Michael J. Hall, MD, MS
Fox Chase Cancer Center
333 Cottman Ave
Philadelphia, PA 19111
Video: Michael Hall, MD, MS
Hepatobiliary and Pancreatic Cancer Treatment at Fox Chase Cancer Center
Gastrointestinal Cancer Risk Assessment
- Harvey Goodman - Duodenal Carcinoma Patient Stories
Director, Gastrointestinal Risk Assessment
Clinical Expertise:Risk assessment for hereditary cancer, focus on tumors of the gastrointestinal tract; treatment of Gastrointestinal Cancers ( Pancreatic Cancer, Colorectal Cancer, Carcinoid Tumors, neuroendocrine, Stomach Cancer, Liver Cancer, small bowel, appendix, and anal)
American Board of Internal Medicine;
Cancer should never be faced alone. Having lost many family members to cancer in my early life, I have witnessed the sustaining strength that dedicated, compassionate health care providers and supportive friends and family can bring to someone diagnosed with cancer. Doctors, nurses, family, friends, and others are all members of a team whose purpose should be unwavering: to support the cancer patient when they most need our support.
I primarily treat cancers of the gastrointestinal (GI) tract, with a specific interest in pancreas, small bowel, and colon tumors. As a member of the Fox Chase Risk Assessment program, I participate in the comprehensive cancer risk assessment of every patient referred to our program, including pedigree analysis, risk counseling, and when appropriate, clinical genetic testing. The goal of the GI-TRAP program is to help our patients understand their cancer risk, and to offer them opportunities to participate in cutting-edge research focused on risk reduction and cancer prevention. To this end, we study various aspects of cancer risk, including genetic markers of increased cancer risk in families, the use and impact of genetic testing to prevent cancer, patient and provider decisions related to hereditary cancer risk and prevention, and risk modification. Recent work has focused on the risk of pancreatic cancer in BRCA1/2 mutation carriers, risk communication, racial/ethnic disparities in genetic testing, and the costs and benefits of pharmacogenomic and other genetic testing in the treatment of cancer. I have been honored to receive training support from the National Cancer Institute (T32 and R25 programs) and competitive research awards from the American Society of Clinical Oncology (Merit Awards and a Young Investigator Award), the Chemotherapy Foundation, and the American Cancer Society (Mentored Research Scholar Grant).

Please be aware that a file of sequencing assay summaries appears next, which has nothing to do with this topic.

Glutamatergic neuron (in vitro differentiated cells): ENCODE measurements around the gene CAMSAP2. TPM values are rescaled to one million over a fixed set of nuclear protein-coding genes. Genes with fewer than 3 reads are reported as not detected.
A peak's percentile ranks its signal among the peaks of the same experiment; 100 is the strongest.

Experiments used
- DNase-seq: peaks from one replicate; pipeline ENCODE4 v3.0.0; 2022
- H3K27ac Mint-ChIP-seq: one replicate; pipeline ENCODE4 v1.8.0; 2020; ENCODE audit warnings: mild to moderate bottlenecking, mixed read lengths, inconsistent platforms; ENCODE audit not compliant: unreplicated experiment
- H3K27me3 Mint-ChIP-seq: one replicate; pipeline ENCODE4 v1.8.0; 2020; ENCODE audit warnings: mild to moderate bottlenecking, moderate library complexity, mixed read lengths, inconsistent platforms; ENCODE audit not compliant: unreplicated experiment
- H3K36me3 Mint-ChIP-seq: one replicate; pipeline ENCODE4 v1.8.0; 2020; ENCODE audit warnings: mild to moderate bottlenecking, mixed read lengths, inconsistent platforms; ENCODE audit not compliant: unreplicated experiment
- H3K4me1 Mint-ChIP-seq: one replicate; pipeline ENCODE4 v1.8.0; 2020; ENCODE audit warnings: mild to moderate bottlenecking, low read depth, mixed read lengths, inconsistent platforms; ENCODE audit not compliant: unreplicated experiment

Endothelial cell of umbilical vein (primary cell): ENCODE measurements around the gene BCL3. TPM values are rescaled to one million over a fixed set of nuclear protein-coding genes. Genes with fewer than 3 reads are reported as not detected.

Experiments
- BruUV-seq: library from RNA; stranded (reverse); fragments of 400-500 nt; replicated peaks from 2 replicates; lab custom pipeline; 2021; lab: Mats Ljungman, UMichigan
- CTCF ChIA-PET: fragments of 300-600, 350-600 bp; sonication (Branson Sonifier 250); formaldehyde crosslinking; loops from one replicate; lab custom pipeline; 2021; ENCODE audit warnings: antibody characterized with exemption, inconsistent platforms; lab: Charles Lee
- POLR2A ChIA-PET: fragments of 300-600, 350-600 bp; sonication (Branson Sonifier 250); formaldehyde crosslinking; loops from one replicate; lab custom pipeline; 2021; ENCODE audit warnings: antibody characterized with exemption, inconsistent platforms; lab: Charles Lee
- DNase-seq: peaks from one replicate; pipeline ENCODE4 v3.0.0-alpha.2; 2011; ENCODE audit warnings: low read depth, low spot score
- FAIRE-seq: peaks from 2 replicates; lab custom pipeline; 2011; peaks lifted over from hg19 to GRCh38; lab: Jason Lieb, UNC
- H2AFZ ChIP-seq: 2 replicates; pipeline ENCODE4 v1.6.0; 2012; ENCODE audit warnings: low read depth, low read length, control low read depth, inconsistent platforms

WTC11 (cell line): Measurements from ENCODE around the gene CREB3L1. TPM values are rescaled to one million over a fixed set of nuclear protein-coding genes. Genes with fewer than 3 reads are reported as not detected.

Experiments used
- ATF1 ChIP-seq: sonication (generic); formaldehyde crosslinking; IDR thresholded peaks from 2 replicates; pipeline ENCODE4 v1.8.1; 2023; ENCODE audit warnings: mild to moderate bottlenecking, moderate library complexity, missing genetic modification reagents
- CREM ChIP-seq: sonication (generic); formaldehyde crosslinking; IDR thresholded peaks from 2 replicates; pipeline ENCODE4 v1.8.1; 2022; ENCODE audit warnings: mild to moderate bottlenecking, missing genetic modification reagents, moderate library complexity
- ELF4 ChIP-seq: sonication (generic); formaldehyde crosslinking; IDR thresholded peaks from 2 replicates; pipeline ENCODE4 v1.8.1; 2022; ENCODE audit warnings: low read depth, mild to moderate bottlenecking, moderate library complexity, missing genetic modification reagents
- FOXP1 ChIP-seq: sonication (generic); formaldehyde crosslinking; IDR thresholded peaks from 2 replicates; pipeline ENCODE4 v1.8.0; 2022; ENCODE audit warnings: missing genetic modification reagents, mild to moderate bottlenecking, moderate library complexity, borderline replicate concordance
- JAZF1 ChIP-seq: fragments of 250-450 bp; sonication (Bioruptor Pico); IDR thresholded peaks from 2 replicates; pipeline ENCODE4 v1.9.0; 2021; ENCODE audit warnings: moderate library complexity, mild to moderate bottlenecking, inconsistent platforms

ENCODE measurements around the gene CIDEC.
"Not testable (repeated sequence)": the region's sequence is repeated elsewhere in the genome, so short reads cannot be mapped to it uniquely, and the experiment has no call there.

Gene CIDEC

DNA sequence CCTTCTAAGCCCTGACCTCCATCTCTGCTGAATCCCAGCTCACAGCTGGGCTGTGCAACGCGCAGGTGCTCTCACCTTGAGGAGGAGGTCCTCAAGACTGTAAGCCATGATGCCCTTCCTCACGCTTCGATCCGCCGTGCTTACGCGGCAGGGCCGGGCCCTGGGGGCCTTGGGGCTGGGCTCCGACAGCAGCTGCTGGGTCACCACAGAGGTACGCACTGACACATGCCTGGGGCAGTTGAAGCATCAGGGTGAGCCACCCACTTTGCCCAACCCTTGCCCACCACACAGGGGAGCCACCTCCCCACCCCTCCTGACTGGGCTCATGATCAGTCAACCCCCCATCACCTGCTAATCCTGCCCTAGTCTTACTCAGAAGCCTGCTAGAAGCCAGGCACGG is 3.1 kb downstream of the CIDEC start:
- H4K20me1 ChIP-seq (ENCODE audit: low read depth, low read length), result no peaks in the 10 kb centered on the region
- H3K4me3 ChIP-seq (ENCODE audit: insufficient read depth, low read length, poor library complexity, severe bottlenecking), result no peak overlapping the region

Oncologists are the bridge between cancer patients, the many highly-specialized professionals involved in their care, and the constantly evolving research and technology that drives the field of cancer medicine. For me, it is a privilege to carry this responsibility and to work in this field.
MD Columbia Unversity, New York, NY, 1999.
MS University of Chicago, 2005.
Internal Medicine, Harvard University, Brigham and Women's Hospital
Fellow, Cancer Prevention and Control, Mailman School of Public Health, Columbia University, New York, NY, 2006.
Fellow, Hematology/Oncology, University of Chicago, 2005.
Honors and Awards
American Cancer Society Mentored Research Scholar Grant 2007;
Young Investigator Award, American Society of Clinical Oncology, 2006;
Merit Award, American Society of Clinical Oncology, 2003-2005;
Honrary Alpha Omega Alpha, University of Chicago, 2004;
Excellence in Teaching Award, Harvard University Medical School, 2001;
Alpha Omega Alpha, Columbia College of Physicians and Surgeons, 1999.
The role of BRCA1/2 in hereditary pancreatic cancer;
Racial/ethnic disparities in genetic testing for cancer disposition;
Decision analysis and costs in genetic testing for cancer predisposition and other cancer-related genetic tests